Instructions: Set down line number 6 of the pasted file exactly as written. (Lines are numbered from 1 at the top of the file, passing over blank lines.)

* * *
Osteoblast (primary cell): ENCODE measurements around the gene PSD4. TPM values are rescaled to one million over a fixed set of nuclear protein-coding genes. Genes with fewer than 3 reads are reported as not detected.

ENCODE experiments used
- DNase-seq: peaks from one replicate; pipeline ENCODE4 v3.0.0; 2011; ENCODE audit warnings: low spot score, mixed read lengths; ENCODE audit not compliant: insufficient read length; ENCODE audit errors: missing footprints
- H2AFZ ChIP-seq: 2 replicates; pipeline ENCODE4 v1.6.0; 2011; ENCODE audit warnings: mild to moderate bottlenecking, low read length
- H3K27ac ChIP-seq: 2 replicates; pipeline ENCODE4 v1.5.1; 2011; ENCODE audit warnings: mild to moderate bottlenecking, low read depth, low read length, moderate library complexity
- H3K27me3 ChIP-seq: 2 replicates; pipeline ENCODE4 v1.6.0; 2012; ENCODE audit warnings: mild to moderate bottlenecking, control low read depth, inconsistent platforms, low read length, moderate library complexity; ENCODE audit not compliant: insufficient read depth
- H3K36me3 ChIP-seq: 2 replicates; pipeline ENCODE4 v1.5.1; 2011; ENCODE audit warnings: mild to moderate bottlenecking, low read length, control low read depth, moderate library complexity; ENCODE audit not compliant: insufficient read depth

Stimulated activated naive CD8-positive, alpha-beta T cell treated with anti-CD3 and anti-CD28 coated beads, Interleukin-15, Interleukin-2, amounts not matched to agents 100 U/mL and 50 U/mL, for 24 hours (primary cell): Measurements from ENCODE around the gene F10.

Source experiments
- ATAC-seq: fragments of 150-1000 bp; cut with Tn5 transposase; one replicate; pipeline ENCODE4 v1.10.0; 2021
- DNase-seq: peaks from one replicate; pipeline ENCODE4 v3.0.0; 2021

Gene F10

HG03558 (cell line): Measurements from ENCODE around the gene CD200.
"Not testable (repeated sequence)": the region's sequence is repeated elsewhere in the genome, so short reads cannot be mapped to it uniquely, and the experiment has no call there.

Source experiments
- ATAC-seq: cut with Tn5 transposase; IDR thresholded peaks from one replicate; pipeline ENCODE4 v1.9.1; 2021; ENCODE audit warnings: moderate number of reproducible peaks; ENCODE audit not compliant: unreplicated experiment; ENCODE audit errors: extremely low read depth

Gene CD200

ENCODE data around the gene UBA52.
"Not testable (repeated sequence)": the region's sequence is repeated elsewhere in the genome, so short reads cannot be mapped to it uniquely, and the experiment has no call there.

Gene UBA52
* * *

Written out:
- H3K27me3 ChIP-seq: 2 replicates; pipeline ENCODE4 v1.6.0; 2012; ENCODE audit warnings: mild to moderate bottlenecking, control low read depth, inconsistent platforms, low read length, moderate library complexity; ENCODE audit not compliant: insufficient read depth